So often, philosophers who were demonized as heretical atheists, like Hobbes, by the Catholic Church invoked the imagery of machinery and technology to describe how the world, and humans in particular, worked; if we were essentially robots in a deterministic universe, whither the soul, and, with it, where the sense of wonder? This notion that machine and humanity are opposed is a commonplace in debates between believers and nonbelievers: what meaning would life have, some believers ask, if we are just a bunch of atoms, if we are just basically machines of flesh and blood without a soul?
Perhaps this is the deepest level of what it means to be a human: being able to see something that is clearly not a human being, something clearly not made in our image, as a fellow person nonetheless.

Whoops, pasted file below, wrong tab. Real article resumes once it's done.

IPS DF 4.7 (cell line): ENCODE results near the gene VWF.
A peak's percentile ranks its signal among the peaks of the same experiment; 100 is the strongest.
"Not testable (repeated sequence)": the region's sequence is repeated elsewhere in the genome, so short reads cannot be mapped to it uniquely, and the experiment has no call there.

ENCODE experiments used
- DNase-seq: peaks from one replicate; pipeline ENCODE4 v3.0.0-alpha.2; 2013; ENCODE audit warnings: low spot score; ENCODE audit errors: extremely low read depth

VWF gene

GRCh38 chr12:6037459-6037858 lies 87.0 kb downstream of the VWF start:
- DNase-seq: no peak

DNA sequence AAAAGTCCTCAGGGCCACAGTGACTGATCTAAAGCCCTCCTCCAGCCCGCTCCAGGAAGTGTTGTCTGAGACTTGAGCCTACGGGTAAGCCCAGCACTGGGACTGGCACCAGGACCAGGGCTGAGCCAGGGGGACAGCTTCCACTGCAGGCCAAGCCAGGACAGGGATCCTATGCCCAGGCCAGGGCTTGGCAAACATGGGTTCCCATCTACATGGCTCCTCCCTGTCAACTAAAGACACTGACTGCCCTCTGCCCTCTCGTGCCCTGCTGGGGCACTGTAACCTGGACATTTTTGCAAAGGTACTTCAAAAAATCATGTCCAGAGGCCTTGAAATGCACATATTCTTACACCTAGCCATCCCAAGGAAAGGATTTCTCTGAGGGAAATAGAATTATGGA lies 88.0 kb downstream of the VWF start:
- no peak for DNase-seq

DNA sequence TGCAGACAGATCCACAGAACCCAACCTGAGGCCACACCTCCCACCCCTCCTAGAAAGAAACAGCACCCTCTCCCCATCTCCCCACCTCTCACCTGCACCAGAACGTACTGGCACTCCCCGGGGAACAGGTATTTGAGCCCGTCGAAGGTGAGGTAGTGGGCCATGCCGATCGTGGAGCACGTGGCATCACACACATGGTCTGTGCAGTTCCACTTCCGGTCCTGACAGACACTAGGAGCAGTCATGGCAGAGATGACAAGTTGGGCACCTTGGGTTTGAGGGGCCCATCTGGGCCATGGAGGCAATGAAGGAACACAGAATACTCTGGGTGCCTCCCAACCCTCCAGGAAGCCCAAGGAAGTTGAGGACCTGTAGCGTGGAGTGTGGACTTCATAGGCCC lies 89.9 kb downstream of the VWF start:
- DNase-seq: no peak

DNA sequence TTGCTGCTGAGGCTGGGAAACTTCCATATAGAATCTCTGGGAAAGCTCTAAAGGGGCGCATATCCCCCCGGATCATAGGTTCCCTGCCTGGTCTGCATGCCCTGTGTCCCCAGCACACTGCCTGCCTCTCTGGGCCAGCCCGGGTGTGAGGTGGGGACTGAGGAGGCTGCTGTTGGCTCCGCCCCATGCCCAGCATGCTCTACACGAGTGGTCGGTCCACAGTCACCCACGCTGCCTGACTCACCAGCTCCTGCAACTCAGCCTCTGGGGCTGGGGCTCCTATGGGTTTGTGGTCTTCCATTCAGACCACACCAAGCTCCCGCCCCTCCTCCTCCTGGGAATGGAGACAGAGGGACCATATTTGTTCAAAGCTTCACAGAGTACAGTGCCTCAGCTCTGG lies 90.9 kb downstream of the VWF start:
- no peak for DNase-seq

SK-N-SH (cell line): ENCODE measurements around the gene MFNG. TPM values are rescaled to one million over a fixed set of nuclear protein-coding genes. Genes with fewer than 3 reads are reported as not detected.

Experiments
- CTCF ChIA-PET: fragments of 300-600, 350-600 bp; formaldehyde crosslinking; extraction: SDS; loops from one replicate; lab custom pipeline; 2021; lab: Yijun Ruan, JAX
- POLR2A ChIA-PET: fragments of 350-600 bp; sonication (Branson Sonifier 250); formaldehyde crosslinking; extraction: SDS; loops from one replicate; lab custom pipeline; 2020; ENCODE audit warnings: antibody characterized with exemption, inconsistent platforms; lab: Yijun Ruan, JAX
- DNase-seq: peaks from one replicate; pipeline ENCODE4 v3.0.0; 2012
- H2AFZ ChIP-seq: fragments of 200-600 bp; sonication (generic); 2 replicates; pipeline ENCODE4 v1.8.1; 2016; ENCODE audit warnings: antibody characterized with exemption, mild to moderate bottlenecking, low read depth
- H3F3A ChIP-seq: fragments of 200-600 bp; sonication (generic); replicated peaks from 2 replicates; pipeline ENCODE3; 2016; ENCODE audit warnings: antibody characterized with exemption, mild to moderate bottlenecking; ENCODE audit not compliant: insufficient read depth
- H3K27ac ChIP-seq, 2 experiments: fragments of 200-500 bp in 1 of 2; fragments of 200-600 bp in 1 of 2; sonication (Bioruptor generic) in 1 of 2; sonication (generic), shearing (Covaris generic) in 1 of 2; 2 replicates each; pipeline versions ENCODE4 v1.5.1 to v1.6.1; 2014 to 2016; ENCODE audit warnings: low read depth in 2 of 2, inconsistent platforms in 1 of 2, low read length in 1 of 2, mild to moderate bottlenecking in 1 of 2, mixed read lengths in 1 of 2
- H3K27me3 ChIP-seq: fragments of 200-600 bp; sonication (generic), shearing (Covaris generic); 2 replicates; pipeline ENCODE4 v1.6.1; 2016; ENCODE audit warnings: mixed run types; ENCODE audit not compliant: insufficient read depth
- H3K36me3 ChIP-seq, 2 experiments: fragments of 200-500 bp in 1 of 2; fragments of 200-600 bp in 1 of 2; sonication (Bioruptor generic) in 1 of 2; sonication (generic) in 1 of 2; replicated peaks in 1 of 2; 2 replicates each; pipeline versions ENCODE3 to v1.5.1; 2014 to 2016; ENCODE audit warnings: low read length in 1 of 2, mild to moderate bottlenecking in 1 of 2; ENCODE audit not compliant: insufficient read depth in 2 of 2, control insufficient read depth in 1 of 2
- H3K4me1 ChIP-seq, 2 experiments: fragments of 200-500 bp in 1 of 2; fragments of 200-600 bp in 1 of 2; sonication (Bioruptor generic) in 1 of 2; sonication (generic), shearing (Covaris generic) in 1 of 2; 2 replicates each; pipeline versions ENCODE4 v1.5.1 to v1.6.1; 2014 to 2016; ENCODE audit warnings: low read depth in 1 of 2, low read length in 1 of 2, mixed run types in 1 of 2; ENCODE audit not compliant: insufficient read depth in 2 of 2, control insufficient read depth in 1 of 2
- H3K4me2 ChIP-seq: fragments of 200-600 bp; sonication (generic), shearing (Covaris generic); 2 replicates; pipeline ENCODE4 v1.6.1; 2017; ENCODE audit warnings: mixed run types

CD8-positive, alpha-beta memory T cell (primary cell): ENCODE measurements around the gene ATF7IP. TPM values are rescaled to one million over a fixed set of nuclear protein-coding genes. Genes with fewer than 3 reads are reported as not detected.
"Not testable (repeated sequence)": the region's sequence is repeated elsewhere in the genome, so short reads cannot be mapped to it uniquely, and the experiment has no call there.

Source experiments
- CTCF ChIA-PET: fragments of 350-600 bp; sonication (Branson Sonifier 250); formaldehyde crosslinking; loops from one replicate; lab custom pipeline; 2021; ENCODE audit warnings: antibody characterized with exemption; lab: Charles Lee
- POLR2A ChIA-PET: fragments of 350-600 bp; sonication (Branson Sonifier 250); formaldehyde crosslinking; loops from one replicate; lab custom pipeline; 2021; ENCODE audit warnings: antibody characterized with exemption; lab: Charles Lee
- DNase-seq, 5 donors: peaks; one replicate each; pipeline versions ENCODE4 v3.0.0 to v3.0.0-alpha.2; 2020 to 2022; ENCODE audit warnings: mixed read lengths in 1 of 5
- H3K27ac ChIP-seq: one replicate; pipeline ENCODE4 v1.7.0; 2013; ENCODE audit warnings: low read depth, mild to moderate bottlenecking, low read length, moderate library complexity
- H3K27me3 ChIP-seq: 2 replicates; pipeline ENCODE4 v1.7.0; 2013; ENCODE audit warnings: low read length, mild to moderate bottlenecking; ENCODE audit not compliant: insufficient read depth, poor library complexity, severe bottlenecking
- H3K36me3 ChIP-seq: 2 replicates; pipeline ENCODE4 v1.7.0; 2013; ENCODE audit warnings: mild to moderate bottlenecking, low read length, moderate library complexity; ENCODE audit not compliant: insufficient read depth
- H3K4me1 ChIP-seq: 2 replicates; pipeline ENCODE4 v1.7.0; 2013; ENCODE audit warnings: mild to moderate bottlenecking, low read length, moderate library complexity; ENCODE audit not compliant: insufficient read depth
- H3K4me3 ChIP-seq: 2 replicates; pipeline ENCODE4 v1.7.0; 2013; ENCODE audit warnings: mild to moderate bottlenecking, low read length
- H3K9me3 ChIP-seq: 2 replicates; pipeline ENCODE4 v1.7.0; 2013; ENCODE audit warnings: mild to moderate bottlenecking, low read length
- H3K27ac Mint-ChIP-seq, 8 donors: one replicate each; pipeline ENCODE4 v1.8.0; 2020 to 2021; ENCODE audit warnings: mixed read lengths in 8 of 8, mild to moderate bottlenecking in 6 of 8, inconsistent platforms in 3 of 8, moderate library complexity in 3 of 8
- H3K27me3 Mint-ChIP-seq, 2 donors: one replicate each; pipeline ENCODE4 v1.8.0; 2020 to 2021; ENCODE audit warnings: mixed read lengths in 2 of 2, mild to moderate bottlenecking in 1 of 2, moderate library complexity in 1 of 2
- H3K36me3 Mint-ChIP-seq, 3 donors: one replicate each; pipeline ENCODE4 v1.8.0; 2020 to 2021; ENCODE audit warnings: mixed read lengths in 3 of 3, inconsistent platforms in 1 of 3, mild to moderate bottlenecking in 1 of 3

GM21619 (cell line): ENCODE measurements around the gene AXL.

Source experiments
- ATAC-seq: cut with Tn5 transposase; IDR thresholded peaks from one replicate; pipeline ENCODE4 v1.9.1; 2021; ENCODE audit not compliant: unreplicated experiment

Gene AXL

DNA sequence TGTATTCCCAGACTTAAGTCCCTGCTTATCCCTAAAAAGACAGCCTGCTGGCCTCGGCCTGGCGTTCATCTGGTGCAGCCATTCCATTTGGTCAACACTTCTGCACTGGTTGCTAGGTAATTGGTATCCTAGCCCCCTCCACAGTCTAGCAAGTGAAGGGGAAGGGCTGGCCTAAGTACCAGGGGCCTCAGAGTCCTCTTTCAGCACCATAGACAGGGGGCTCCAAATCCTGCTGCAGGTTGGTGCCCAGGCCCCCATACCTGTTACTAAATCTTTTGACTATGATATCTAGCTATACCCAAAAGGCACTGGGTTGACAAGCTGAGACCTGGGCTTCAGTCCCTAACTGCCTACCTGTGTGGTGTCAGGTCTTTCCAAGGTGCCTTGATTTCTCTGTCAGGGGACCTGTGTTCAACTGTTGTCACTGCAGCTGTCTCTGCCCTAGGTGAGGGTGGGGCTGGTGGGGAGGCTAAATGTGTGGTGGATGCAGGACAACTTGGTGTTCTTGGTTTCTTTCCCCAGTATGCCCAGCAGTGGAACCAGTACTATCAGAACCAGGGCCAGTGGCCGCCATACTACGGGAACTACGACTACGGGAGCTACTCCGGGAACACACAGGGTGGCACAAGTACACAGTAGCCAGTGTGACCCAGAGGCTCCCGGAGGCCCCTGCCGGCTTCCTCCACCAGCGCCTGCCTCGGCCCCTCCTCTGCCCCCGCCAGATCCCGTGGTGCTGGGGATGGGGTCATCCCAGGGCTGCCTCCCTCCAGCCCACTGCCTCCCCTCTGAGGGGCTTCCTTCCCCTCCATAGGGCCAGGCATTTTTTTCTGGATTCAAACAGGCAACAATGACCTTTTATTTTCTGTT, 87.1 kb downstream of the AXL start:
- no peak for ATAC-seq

Vonnegut examined these questions, in a way, in “EPICAC,” a delightful story from Welcome to the Monkey House about a computer that falls in love with a human. The story is committed to making EPICAC at once clearly a piece of human-made technology—it is described as “seven tons of electric tubes, wires, and switches, housed in a bank of steel cabinets and plugged into a 110-volt A. C. line just like a toaster or a vacuum cleaner”—and as a tragic humanlike figure, blurring the distinction between character and computer. “He looked like a machine, but he was a lot less like a machine than plenty of people I know,” the narrator says. Indeed, from the first sentence, the narrator speaks of EPICAC as if he is talking about another person: “Hell,” he begins, “it’s about time someone told about my friend EPICAC.” The story begins and ends as if a eulogy to someone recently dead. It’s fitting, because EPICAC, in a sense, committed suicide, which prompts the narrator to reveal the computer’s tragic tale. In the tale, the narrator is in love with a coworker named Pat, but she isn’t wooed by him. In his frustration, the narrator begins playing around with EPICAC and realizes he can talk with the computer through a code. He describes Pat to EPICAC and has EPICAC write poems for him, which woo her so much that she marries him, believing the narrator wrote them. Later, the narrator realizes EPICAC thinks Pat is going to marry him rather than the narrator, and when EPICAC learns this isn’t the case, he self-explodes—but not before leaving behind hundreds of love poems for the narrator to fool Pat with. EPICAC, arguably, has more heart than the narrator.